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Global warming has become a cold, hard reality in ski racing, with mild temperatures and a lack of snow leading to the postponement of several World Cup events this winter.

“I’m just worried about a future where there’s no more snow. And without snow, there’s no more skiing,” said Ganong, who grew up skiing at Lake Tahoe in California. “So this is very near and dear to me.”

What alarms Ganong is seeing the stark year-to-year changes to some of the World Cup circuit’s most storied venues.

“I mean, it’s just kind of scary, looking at how on the limit (these events) are even to being possible anymore,” said Ganong, who’s been on the U.S. team since 2006. “Places like Kitzbuehel (Austria), there’s so much history and there’s so much money involved with that event that they do whatever they can to host the event.

“But that brings up a whole other question about sustainability as well: Is that what we should be doing? … What kind of message do we need show to the public, to the world, about how our sport is adapting to this new world we live in?”

The suits feature a POW patch on the neck and the organization’s snowflake logo on the leg.

“By coming together, we can educate and mobilize our snowsports community to push for the clean energy technologies and policies that will most swiftly reduce emissions and protect the places we live and the lifestyles we love,” according to a statement from executive director Mario Molina, whose organization includes athletes, business leaders and scientists who are trying to protect places from climate change.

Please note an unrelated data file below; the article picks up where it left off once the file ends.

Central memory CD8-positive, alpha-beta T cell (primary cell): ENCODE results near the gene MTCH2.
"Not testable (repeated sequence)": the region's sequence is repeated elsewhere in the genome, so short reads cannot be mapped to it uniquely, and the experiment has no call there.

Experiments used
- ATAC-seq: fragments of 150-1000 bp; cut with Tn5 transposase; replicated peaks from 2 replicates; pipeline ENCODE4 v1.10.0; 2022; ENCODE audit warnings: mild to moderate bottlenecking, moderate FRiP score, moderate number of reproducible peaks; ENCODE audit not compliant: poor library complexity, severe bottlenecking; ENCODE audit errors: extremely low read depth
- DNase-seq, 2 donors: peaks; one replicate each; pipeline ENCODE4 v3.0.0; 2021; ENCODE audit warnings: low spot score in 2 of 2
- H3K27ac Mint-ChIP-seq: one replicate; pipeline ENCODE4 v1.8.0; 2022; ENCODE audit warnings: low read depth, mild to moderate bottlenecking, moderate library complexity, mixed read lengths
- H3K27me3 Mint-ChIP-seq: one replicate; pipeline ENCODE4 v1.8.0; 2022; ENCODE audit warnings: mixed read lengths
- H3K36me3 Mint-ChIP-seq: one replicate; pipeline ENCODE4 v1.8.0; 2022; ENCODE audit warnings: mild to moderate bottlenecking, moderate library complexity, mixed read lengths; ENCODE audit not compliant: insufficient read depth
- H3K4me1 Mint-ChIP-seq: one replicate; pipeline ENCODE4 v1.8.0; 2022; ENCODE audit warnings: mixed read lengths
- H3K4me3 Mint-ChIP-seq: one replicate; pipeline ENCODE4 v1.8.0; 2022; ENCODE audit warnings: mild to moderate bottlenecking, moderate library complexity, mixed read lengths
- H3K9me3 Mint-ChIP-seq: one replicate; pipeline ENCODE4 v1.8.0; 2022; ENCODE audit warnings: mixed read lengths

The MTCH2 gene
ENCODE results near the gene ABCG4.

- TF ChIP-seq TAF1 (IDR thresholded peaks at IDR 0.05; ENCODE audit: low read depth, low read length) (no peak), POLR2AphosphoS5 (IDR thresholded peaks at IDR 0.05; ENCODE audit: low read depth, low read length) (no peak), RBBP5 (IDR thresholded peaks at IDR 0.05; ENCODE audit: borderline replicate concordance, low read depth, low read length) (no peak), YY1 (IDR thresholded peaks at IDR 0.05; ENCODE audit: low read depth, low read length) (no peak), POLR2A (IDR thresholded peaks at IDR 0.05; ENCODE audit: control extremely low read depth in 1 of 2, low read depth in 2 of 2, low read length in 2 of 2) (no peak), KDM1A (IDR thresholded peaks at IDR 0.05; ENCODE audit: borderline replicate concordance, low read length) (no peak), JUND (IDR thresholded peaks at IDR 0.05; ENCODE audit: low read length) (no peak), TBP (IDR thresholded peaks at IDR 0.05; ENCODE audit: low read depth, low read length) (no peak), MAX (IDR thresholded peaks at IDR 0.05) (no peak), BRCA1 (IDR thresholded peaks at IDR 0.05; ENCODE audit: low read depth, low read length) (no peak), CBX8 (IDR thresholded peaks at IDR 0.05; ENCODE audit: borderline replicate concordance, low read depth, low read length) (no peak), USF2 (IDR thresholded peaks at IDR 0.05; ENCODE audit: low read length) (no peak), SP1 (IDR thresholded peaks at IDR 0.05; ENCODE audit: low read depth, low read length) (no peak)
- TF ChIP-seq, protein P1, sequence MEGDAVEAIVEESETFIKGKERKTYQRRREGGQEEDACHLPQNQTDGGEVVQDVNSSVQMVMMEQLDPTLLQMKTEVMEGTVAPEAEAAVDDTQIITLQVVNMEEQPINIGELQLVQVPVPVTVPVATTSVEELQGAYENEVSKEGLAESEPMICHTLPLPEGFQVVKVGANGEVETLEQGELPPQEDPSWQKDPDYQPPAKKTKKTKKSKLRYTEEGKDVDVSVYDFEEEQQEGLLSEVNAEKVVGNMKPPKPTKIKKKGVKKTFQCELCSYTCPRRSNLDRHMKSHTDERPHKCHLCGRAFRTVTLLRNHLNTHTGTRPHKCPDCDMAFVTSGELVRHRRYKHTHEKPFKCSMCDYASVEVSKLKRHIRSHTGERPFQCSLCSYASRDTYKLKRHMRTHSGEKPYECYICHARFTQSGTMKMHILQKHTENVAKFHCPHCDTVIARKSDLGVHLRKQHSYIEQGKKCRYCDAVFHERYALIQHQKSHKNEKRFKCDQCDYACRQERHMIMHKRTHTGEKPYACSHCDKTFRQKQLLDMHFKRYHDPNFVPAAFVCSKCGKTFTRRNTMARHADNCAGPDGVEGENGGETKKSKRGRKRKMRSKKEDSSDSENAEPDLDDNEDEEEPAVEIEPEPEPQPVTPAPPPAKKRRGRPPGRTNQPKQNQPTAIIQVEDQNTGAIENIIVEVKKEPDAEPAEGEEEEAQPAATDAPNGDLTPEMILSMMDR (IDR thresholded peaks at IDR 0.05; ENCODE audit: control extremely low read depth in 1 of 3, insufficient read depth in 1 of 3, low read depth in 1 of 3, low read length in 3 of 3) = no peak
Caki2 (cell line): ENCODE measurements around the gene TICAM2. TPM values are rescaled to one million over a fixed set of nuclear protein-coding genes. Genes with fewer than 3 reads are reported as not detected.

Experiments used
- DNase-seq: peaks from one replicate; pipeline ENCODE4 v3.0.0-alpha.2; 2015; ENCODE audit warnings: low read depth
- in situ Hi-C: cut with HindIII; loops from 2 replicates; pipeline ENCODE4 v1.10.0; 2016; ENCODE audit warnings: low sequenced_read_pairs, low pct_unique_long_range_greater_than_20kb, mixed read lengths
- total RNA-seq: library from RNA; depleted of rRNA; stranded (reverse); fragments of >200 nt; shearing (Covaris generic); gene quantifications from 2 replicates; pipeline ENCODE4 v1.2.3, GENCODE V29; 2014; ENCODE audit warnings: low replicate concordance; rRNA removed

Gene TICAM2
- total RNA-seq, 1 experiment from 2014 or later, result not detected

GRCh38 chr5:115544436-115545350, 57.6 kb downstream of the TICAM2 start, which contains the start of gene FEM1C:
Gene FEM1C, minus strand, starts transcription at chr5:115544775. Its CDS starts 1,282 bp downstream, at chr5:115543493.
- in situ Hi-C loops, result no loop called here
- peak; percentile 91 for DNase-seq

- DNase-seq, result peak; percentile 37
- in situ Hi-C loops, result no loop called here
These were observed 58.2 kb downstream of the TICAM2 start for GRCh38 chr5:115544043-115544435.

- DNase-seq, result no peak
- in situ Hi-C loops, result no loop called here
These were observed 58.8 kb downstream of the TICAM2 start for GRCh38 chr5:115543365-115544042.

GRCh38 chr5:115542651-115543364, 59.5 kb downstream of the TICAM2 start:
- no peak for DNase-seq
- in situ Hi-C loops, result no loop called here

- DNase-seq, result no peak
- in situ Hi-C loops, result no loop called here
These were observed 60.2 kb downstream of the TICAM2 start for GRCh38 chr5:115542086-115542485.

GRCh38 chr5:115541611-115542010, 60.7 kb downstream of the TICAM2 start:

Ganong said a group of ski racers are releasing a letter to the International Ski Federation (FIS), with the hope the governing body will take a stronger stance on sustainability and climate change.

“They should be at the forefront of trying to adapt to this new world, and try to make it better, too,” Ganong said.

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U.S. Alpine Skiing Team Race Suit

12-year-old skateboarders earn medals at world championships

Chloe Covell
Getty
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At the world skateboarding championships, 12-year-olds Chloe Covell from Australia and Onodera Ginwoo from Japan earned silver and bronze medals, respectively, in Sunday’s street finals.

In the women’s event, Covell took silver behind Brazilian 15-year-old Rayssa Leal, who was a silver medalist herself at the Tokyo Games.

Frenchman Aurélien Giraud, a 25-year-old who was sixth in skateboarding’s Olympic debut in Tokyo, won the men’s final in the United Arab Emirates. Ginwoo was third behind Portugal’s Gustavo Ribeiro.

The top Americans were Olympic men’s bronze medalist Jagger Eaton in sixth and 15-year-old Paige Heyn in seventh in the women’s event.

Nyjah Huston, a six-time world champion who placed seventh in Tokyo, missed worlds after August surgery for an ACL tear.

Up to three men and three women per nation can qualify per event (street and park) for the 2024 Paris Games. World rankings come June 2024 determine which Americans qualify.

In Tokyo, four of the 12 skateboarding medalists were ages 12 or 13.

Japan’s Kokona Hiraki, then 12, won silver in women’s park to become the youngest Olympic medalist since 1936, according to Olympedia.org. Japan’s Momiji Nishiya, then 13, won women’s street and became the youngest gold medalist in an individual event since 1936.

Worlds conclude this week with the men’s and women’s park events. The finals are Saturday.